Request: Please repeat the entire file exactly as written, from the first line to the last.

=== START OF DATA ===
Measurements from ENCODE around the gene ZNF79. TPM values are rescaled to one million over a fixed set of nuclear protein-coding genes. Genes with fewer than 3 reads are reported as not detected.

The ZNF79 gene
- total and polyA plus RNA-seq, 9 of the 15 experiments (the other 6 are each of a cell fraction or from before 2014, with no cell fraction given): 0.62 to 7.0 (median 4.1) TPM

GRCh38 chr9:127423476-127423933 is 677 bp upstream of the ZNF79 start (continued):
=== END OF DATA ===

Measurements from ENCODE around the gene ZNF79. TPM values are rescaled to one million over a fixed set of nuclear protein-coding genes. Genes with fewer than 3 reads are reported as not detected.

The ZNF79 gene
- total and polyA plus RNA-seq, 9 of the 15 experiments (the other 6 are each of a cell fraction or from before 2014, with no cell fraction given): 0.62 to 7.0 (median 4.1) TPM

GRCh38 chr9:127423476-127423933 is 677 bp upstream of the ZNF79 start (continued):